happy new year 2014!

I know . . . I know. No more radio silence! I promise we have some toasty specials for you this Chinese New Year . . . the weather’s unforgiving, but you won’t regret it. Good food solves everything. 🙂

From 30 January until 2 February (ahem, I know that’s tomorrow), we’ve got some brand spankin’ new specials to ring in the lunar new year. Check ’em out!

Mei Shung's Chinese New Year 2014 specials menu

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happy Easter from the Chinese Easter bunny

A couple things. 1) I am lame and haven’t updated in way too long. Apologies for that. It’s been kind of a crazy time lately, but no excuses. I’ll be back shortly. 2) The Chinese/Taiwanese aren’t particularly known for their Easter festivities, so no, there is no Chinese Easter bunny. However, I did just stumble upon this little guy in our medicine cabinet the other day and I thought he should make an appearance. Er . . . she? What do you think? And 3) finally, if you celebrate this holiday today, may you have a warm one filled with delicious eats with friends and family! We are open today from noon till 9.30pm. You’re welcome to stop by!

What do you think, boy or girl?

What do you think, boy or girl?

never too late for well wishes

I admit this could have been posted, like, this morning, but I’m still getting a handle on this timing thing (it’s a resolution). Happy lunar new year! I hope you took advantage of our sweet Chinese New Year specials this weekend. As Chicago Restaurant Week 2013 wraps up, as well, I hope you have enjoyed some real fine dining! (We didn’t do Restaurant Week at Mei Shung this year, as I feel it would have just confused my mom. ;))

2013 is the year of the snake

water snake

Since I posted rather extensively last year about the history of Chinese New Year (also known as the Spring Festival), you can refer to those posts, or this other (non-Wikipedia) article I found, to learn about the holiday or brush up on your trivia:

what to eat on chinese new year

happy new year

china holidays

Just for fun and variety, I thought we could go into another fun aspect that the (lunar) new year brings: the Chinese zodiac!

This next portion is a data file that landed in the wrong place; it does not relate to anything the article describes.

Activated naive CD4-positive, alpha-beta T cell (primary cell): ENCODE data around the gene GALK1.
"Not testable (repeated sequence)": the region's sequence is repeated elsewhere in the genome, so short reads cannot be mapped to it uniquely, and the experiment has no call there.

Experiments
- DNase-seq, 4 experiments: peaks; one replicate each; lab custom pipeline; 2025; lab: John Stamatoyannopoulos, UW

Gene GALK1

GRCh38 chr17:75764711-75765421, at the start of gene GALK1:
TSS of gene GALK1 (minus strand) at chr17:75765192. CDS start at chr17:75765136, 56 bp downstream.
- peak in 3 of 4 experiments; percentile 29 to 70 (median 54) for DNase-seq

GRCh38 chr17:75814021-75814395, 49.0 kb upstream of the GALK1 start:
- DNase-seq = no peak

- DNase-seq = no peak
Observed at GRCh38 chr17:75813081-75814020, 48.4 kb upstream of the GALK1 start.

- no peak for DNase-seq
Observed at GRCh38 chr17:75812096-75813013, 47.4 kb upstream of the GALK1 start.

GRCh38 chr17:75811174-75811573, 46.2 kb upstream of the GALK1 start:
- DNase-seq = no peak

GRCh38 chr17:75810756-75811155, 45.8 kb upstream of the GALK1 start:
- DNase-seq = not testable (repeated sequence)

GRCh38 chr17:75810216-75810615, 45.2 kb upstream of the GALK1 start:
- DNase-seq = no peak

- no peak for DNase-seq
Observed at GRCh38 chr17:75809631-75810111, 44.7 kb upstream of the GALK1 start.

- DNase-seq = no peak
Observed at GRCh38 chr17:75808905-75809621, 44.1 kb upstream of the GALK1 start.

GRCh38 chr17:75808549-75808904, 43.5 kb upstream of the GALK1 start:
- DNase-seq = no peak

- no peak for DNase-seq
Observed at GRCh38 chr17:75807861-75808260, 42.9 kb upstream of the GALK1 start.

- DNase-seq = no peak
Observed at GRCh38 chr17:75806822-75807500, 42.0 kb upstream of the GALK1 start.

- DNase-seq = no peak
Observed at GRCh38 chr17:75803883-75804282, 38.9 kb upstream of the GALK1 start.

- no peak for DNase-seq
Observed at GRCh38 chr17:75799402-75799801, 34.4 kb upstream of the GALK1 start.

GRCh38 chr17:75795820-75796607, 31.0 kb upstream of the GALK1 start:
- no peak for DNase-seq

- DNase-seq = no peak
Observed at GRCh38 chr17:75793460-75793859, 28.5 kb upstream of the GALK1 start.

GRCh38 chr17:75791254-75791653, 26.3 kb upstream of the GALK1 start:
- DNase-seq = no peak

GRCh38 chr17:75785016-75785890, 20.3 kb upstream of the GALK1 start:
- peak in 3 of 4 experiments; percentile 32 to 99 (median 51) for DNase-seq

Currently, we’re still in the year of the dragon, but as this year comes to a close, the Chinese are preparing for little snake babies. Incidentally, I found out through reading Jeff Primack’s Mastering 5 Elements that the Chinese believe so strongly in their zodiac and “mystical” things of this nature that there are times of the year where sales of birth control-related goods skyrocket and also when they go dry. This is probably less so for given animals, but more so in the less-known elemental phases of the earth:

metal

metal

Fire

Fire

tree
tree

water
water

earth
earth

These five elements are what the book Mastering 5 Elements is based upon, but instead of “tree,” some sources prefer to use the term “wood.” Now, Chinese astrology can actually get pretty complex, integrating the elements with each animal sign (of which there are 12 — see picture below) with Chinese philosophy (yin and yang), medicine, and divination (for long-winded, more thorough explanations, see this article). This is a lot to swallow for those of us accustomed to simple astrological signs and traits (like me), so I won’t go into it. Suffice it to say that the elements and animal signs overlap, creating a sort of “compound” sign.

So this year, we are entering the age of the water snake. Coincidentally, this is the exact same time my mother was born.

According to chinesezodiac.com, the Water Snake is:

influential, motivated, insightful, and highly intellectual … These snakes work well with others and enjoy being recognized and rewarded. They’ll reveal feelings to those closest to them, but no one else.

If you’re curious to know more about Chinese astrology, there are plenty of books and Internet sources to calculate precisely what sign your birthdate fell under. (I, personally, am a water boar.)

I’ll leave you with this well-wishing Chinese New Year 2013 video (not ours):

happy (solar) new year!

I don’t want midnight to roll around again without first wishing you all a HAPPY NEW YEAR! True to nerdy/mathematically inclined Asian fashion, my boyfriend Anthony (who you should know is white . . .) made us ring in 2013 last night by signing it in binary:

Apparently this all adds up to 2013.

Apparently this all adds up to 2013.

I guess it bodes well for my family that one of us likes numbers.

Are you excited for the new year? What will it bring for you?

If you joined us at Mei Shung last night for your last meal of 2012, thanks for sharing it with us!

goodwill & some general housekeeping

Here at Mei Shung, we’d like to wish you, during the interim, happy holidays!

All the critters of the Hsieh household (incidentally, all mine -- this is what I'm doing when I'm not at the restaurant)

All the critters of the Hsieh household (incidentally, all mine — this is what I’m doing when I’m not at the restaurant)

If you follow us on Facebook (and you should!), you will have seen that, due to popular demand, we were open for a half-day on Christmas Eve last week — never been done before on a Monday (notoriously the only day my folks have the day off)!

Clearly, I’ve taken too many days off of blogging for you guys, and I’m working on a more regular schedule for you from now on, so . . .